Two of the most recent cases concerning childhood sexual abuse scandals have recently been decided. The Jerry Sandusky trial has ended and he was convicted on most of the charges. Also Monsignor William Lynn, who helped the Archdiocese of Philadelphia keep predator-priests in ministry, and the public in the dark, by telling parishes their priests were being removed for health reasons and then sending the men to unsuspecting churches, was also convicted in a landmark clergy-abuse trial. These two cases are both very important because they show how childhood sexual abuse is perpetrated against so many children. The abuses are known to people, who could report them to authorities, but for one reason or another, those people refuse to do what’s right and report the offenses. And in the mean time, more and more children are abused until somebody with guts enough steps up and does the right thing.
Just as the high-profile case against Jerry Sandusky trial came to a close, attorneys for Sandusky’s 33-year-old adopted son, Matt, disclosed that he’d been sexually abused by the former coach and had been prepared to testify against him if called to the stand. The jury had already begun deliberating when Matt Sandusky’s attorneys issued the statement alleging that Sandusky abused him.
“During the trial, Matt Sandusky contacted us and requested our advice and assistance in arranging a meeting with prosecutors to disclose for the first time in this case that he is a victim of Jerry Sandusky’s abuse,” Andrew Shubin and Justine Andronici said in the statement. “At Matt’s request, we immediately arranged a meeting between him and the prosecutors and investigators. “This has been an extremely painful experience for Matt and he has asked us to convey his request that the media respect his privacy. There will be no further comment.”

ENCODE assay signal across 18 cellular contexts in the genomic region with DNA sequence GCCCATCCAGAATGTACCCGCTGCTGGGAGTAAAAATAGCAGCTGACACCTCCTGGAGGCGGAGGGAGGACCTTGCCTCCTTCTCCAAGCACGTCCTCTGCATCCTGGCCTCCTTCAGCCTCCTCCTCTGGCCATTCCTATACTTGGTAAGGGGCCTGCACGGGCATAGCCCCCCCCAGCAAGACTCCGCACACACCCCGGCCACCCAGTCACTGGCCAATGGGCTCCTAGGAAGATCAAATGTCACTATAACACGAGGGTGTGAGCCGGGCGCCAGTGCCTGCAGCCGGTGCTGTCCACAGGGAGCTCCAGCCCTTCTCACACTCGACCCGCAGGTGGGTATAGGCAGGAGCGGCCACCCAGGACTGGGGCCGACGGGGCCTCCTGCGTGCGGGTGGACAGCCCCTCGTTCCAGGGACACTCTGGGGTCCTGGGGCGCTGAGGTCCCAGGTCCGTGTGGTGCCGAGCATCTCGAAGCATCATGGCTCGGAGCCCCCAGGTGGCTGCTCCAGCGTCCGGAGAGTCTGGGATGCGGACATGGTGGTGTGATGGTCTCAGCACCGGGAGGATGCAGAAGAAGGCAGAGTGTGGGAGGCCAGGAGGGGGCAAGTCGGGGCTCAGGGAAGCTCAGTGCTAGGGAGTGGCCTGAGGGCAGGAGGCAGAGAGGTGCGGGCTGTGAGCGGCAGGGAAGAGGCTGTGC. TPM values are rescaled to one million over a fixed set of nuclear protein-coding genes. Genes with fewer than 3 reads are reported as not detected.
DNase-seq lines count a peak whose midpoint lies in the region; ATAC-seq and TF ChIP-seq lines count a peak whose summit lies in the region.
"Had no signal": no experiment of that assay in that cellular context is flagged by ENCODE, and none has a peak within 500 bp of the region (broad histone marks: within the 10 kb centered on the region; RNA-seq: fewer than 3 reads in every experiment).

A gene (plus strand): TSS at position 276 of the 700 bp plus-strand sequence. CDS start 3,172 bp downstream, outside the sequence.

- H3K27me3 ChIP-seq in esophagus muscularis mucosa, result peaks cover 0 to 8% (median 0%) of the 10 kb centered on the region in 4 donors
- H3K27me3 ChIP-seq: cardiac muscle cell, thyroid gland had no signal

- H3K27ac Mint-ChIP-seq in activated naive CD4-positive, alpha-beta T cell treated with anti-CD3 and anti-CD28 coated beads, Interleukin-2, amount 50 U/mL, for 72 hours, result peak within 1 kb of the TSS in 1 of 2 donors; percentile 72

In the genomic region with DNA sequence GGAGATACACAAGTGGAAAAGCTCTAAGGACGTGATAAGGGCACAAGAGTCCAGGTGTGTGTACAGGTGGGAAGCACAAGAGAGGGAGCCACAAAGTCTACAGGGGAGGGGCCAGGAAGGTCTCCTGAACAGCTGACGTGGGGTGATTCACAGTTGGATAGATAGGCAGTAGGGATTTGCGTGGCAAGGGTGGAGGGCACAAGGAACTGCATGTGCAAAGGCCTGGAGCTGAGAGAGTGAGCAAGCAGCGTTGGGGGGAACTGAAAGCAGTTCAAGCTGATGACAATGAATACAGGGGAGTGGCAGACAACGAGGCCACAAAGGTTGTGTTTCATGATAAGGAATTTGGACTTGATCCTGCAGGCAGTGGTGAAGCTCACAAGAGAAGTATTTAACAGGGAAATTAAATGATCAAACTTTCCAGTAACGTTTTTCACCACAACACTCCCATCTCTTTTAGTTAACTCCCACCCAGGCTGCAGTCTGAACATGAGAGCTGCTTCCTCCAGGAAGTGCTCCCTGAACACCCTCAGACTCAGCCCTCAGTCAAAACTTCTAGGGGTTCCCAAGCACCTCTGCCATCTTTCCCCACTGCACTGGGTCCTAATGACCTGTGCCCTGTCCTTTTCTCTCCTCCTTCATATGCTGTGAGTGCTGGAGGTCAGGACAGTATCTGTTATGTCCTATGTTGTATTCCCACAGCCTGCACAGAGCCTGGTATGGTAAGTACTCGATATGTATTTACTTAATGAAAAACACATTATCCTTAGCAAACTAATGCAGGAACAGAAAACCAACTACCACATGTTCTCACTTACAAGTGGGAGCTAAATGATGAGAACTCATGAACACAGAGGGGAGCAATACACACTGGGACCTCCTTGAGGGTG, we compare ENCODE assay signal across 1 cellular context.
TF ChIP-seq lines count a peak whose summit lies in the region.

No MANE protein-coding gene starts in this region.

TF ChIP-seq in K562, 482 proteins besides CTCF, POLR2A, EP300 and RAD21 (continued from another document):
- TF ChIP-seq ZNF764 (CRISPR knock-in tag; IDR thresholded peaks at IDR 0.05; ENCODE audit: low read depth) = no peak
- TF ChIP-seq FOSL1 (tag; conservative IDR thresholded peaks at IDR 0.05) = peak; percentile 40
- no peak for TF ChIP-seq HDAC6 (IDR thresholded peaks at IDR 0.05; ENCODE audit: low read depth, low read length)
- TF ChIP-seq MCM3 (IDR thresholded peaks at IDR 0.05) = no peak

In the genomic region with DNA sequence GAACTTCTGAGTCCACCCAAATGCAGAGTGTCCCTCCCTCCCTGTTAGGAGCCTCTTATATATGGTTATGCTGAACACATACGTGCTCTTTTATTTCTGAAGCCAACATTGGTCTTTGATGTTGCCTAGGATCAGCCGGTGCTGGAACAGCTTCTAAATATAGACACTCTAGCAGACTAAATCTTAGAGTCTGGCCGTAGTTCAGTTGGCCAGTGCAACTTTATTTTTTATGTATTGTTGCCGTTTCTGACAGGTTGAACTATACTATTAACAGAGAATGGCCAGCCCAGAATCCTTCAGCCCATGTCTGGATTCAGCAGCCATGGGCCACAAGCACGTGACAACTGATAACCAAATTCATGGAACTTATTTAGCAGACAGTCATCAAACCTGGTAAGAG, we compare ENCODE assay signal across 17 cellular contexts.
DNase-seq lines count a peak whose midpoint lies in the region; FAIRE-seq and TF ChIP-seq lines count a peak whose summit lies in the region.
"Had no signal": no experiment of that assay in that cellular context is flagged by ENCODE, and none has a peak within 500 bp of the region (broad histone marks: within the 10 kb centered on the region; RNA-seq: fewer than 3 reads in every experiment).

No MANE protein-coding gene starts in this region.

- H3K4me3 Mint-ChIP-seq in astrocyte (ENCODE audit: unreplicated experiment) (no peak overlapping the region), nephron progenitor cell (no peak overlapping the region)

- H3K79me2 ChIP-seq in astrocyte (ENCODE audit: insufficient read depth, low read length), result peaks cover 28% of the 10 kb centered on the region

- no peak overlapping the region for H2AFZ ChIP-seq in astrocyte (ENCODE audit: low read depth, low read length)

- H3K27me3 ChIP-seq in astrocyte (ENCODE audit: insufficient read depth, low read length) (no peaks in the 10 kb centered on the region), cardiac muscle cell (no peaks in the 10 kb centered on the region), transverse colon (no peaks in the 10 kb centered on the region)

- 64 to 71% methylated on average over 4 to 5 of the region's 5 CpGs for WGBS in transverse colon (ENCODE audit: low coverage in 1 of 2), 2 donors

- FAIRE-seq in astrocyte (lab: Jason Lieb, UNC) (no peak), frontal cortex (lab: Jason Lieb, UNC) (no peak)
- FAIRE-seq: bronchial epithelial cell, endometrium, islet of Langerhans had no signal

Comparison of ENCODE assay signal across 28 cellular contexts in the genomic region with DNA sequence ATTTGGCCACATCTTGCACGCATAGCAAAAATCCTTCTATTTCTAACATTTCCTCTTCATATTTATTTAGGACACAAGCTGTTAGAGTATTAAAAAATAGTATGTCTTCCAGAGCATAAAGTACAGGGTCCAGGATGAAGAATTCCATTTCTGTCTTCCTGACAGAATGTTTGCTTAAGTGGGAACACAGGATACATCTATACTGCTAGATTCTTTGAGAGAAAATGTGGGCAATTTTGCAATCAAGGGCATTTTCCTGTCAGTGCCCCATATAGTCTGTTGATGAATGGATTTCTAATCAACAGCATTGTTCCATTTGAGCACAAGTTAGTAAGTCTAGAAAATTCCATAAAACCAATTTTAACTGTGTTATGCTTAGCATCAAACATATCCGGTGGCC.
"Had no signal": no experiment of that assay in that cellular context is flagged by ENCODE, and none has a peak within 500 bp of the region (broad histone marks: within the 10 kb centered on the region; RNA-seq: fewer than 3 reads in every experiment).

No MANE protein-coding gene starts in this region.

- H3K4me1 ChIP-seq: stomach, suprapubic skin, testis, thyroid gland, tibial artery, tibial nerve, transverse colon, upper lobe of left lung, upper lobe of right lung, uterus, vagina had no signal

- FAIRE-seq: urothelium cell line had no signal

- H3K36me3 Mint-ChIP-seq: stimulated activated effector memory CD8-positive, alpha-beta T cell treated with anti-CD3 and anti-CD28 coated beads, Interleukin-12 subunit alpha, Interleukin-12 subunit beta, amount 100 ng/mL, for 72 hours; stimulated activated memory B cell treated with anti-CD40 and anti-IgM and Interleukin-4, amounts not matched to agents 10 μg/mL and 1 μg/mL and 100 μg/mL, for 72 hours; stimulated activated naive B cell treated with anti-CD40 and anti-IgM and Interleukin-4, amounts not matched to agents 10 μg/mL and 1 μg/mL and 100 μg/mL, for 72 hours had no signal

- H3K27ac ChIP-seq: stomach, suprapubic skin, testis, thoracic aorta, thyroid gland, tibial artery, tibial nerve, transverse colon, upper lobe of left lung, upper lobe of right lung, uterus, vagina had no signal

Matt Sandusky went to live with Sandusky and his wife as a foster child and was later adopted by them. Shortly after Jerry Sandusky’s arrest, Matt Sandusky’s ex-wife went to court to keep her former father-in-law away from their three young children. Jill Jones successfully obtained a restraining order forbidding the children from sleeping over at their grandparents’ home. Around the same time, details emerged that Matt Sandusky had attempted suicide just months after first going to live with the Sanduskys in 1995. He had come into the home through The Second Mile organization. Shortly after the suicide attempt, a probation officer wrote, “The probation department has some serious concerns about the juvenile’s safety and his current progress in placement with the Sandusky family,” according to court records supplied by his birth mother, Debra Long. Despite those concerns, probation and child welfare officials recommended continued placement with the Sandusky family, and the judge overseeing his case agreed.
Late Friday, after a swift trial and less than two days of deliberations, a jury issued an emphatic verdict: Sandusky was guilty on 45 counts of sexual abuse and will likely get a life sentence and die in prison. The verdict is not the end of the scandal and will likely play out in courtrooms for years due to the ongoing investigations.
Attorney General Linda Kelly said, “One of the recurring themes in this case was, `Who would believe a kid?'” The verdict has answered that question for every child that has suffered abuse at the hands of a pedophile. We believe in our kids when they tell us of abuse!
Sandusky’s arrest in November led the Penn State trustees to fire Paterno as head coach, saying he exhibited a lack of leadership after fielding a report from McQueary. The scandal also led to the firing of university President Graham Spanier and criminal charges against two university administrators for failing to properly report suspected child abuse and perjury. The two administrators, athletic director Tim Curley and now-retired vice president Gary Schultz, are fighting the allegations and await trial.
The family of Paterno, who died exactly five months before Sandusky’s conviction, released a statement saying: “Although we understand the task of healing is just beginning, today’s verdict is an important milestone. The community owes a measure of gratitude to the jurors for their diligent service. Our thoughts and prayers continue to be with the victims and their families.”